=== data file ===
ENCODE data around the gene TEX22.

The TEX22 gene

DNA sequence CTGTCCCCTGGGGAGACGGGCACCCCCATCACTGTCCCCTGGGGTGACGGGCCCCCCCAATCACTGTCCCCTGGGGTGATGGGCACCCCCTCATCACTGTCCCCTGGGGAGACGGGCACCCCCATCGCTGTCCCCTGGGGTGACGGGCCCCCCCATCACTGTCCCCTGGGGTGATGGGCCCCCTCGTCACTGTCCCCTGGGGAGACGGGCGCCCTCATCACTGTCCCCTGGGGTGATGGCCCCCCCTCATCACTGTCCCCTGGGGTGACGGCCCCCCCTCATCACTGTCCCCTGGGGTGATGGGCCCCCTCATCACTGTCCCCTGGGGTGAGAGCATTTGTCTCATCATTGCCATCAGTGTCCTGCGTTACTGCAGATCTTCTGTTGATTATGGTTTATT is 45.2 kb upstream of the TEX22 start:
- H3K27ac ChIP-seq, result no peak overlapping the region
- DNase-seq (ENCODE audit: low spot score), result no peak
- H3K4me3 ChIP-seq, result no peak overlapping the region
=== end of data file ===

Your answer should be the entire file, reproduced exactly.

ENCODE data around the gene TEX22.

The TEX22 gene

DNA sequence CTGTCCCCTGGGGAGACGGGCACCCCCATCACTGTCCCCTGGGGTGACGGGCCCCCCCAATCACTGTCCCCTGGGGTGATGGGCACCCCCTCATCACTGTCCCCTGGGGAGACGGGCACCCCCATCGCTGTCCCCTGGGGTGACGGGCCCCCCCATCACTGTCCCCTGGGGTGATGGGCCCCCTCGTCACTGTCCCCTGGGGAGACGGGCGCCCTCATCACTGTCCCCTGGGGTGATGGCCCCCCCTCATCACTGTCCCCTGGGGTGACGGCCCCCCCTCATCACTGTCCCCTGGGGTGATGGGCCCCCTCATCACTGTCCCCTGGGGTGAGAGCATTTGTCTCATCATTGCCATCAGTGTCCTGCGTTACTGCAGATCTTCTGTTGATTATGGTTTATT is 45.2 kb upstream of the TEX22 start:
- H3K27ac ChIP-seq, result no peak overlapping the region
- DNase-seq (ENCODE audit: low spot score), result no peak
- H3K4me3 ChIP-seq, result no peak overlapping the region